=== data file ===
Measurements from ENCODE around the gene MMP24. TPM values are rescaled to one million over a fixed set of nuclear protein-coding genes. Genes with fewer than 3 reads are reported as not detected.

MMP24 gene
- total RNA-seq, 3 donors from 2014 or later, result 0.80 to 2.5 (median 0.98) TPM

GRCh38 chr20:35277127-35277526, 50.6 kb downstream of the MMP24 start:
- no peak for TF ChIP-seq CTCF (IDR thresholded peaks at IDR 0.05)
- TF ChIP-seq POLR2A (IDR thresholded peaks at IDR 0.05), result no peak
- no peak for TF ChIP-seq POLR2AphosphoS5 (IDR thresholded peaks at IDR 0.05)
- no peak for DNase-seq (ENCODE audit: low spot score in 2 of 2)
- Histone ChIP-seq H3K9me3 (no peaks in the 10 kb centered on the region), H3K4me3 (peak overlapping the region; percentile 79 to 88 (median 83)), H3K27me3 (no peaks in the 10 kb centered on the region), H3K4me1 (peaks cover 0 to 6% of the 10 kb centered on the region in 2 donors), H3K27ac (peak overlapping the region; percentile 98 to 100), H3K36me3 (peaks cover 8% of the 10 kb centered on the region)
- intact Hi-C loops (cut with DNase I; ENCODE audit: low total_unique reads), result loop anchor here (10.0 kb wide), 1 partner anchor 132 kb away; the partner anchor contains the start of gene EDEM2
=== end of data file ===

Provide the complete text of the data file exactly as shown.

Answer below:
Measurements from ENCODE around the gene MMP24. TPM values are rescaled to one million over a fixed set of nuclear protein-coding genes. Genes with fewer than 3 reads are reported as not detected.

MMP24 gene
- total RNA-seq, 3 donors from 2014 or later, result 0.80 to 2.5 (median 0.98) TPM

GRCh38 chr20:35277127-35277526, 50.6 kb downstream of the MMP24 start:
- no peak for TF ChIP-seq CTCF (IDR thresholded peaks at IDR 0.05)
- TF ChIP-seq POLR2A (IDR thresholded peaks at IDR 0.05), result no peak
- no peak for TF ChIP-seq POLR2AphosphoS5 (IDR thresholded peaks at IDR 0.05)
- no peak for DNase-seq (ENCODE audit: low spot score in 2 of 2)
- Histone ChIP-seq H3K9me3 (no peaks in the 10 kb centered on the region), H3K4me3 (peak overlapping the region; percentile 79 to 88 (median 83)), H3K27me3 (no peaks in the 10 kb centered on the region), H3K4me1 (peaks cover 0 to 6% of the 10 kb centered on the region in 2 donors), H3K27ac (peak overlapping the region; percentile 98 to 100), H3K36me3 (peaks cover 8% of the 10 kb centered on the region)
- intact Hi-C loops (cut with DNase I; ENCODE audit: low total_unique reads), result loop anchor here (10.0 kb wide), 1 partner anchor 132 kb away; the partner anchor contains the start of gene EDEM2